Thursday, June 21, 2012

I Should Write a Book

This week I was looking at these amazing graphs about the impact of the Industrial Revolution over at the Atlantic. Basically they show the creation of wealth since the 1800's and how rapidly things changed during this time.  Within the article there is a book that is plugged Guns, Germs and Steel.  I didn't read the book and don't know the extent of his argument, but one aspect of his book is that Europe came to dominate the world partly because of the geography.*  This is a theory that I developed on my own years ago.  I should have written this book!

For me the argument goes like this.  In Northern Europe (and later the American Northeast) it is cold and yet a lot of people live there.  So you have a lot of ideas being passed around with the advent of the printing press.  You also have a lot of people with a lot of time on their hands to think. Especially in the winter when you are stuck inside for month and month.  In Southern and tropical climates it's so beautiful that you are outside all the time its easy to get distracted, you don't have as much time to process things before you go out again. Also because life is so "good" you also don't have as much incentive to improve on life as we know it.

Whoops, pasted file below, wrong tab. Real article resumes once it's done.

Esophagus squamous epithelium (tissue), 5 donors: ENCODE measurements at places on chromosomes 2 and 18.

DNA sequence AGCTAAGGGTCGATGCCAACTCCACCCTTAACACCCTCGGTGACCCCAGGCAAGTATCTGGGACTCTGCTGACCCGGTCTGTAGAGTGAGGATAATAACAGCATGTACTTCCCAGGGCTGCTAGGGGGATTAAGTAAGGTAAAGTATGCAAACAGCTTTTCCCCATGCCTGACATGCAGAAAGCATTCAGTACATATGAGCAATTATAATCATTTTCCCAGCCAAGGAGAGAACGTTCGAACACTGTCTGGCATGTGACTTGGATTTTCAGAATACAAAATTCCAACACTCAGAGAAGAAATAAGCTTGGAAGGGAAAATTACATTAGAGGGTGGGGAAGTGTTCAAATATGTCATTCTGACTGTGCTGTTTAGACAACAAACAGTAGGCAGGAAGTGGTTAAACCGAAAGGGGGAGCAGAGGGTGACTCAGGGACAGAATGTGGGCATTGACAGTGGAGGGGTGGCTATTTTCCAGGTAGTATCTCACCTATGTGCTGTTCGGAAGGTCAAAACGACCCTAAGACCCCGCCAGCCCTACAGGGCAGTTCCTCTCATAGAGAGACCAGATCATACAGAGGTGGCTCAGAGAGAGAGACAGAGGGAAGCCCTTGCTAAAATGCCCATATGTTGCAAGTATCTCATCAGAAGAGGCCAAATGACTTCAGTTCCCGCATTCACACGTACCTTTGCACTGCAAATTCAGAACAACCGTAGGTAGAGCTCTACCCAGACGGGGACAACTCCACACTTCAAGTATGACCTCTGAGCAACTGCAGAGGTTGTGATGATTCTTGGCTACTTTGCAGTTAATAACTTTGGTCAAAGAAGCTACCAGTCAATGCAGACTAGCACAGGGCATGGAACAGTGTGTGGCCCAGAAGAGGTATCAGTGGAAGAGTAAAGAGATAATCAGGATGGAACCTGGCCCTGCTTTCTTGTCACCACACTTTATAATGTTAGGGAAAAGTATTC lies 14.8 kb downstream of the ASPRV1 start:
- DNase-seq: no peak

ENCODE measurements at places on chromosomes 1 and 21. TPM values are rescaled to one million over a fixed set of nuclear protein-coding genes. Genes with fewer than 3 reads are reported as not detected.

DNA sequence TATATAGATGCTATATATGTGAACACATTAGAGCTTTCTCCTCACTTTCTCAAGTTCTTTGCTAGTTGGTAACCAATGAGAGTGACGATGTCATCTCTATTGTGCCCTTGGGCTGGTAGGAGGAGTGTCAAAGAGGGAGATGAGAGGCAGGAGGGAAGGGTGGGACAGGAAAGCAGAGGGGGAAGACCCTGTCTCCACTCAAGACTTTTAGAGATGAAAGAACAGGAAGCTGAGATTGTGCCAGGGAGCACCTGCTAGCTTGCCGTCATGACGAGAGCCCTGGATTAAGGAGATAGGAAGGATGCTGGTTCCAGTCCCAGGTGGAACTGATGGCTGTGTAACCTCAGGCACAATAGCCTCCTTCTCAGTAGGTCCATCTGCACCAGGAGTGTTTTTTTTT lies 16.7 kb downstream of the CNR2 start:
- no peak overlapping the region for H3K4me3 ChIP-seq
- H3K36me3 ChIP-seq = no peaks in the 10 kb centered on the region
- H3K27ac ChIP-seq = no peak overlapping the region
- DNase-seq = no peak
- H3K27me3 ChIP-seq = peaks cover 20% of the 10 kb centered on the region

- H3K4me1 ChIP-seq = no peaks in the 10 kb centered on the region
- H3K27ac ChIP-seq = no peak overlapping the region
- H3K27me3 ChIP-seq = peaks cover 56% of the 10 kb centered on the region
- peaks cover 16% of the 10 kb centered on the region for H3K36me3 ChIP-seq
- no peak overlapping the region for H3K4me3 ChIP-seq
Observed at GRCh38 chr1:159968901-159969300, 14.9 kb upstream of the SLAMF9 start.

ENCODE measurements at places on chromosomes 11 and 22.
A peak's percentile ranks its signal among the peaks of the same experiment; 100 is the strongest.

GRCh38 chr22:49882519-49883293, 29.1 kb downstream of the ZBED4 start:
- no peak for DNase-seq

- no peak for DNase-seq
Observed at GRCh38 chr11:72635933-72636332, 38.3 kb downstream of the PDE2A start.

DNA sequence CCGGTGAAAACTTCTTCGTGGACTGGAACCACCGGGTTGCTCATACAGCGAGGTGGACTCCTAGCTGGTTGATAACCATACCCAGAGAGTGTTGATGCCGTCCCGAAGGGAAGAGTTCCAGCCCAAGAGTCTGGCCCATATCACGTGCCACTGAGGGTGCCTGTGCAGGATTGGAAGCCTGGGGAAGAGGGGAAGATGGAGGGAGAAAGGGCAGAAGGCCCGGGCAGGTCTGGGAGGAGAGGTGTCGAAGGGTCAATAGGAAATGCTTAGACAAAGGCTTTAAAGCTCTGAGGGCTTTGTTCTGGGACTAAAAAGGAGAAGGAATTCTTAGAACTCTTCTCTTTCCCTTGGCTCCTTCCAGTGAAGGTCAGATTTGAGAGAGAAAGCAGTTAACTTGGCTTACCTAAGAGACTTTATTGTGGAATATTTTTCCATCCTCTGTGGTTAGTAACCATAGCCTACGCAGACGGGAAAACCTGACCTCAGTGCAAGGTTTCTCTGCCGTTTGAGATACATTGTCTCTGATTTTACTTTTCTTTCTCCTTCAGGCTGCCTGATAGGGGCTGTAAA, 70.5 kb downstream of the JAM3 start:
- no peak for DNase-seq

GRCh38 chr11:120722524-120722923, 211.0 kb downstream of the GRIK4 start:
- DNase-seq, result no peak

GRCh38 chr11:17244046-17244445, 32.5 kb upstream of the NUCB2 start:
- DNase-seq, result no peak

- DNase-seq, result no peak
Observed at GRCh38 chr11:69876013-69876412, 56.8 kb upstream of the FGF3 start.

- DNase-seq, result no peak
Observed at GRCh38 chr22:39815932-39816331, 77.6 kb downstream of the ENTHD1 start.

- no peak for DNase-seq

I fear that today we may be falling into the same kind of lull since we can so easily fill our reflective time with angry birds or TV or whatever your pet interests are that the necessity and opportunity to create are lessened. 

In this line of thought there is also a line of thinking that relates to faith.  In Scripture, observing creation is designed to point us to the creator.  Over and over again the Psalms (8, 19, 29 etc) emphasize how the created world inspires and reinforces belief in God.  Observing creation shows us how majestic this world really is and we confront the brilliance in it. The design. Until recently we all came into contact with God's created world every day.  Today, to escape the city and its confines is a choice. Some don't choose to escape, others can't afford that choice. Creation as a reminder of God's power is often missed. Today as we are distracted, not by the beauty of God's creation (as in warm climes) but by our own creations, we observe the growth in Atheism. We see people no longer awed by God's handiwork, but by their own. This is something to contemplate.
I should write this book!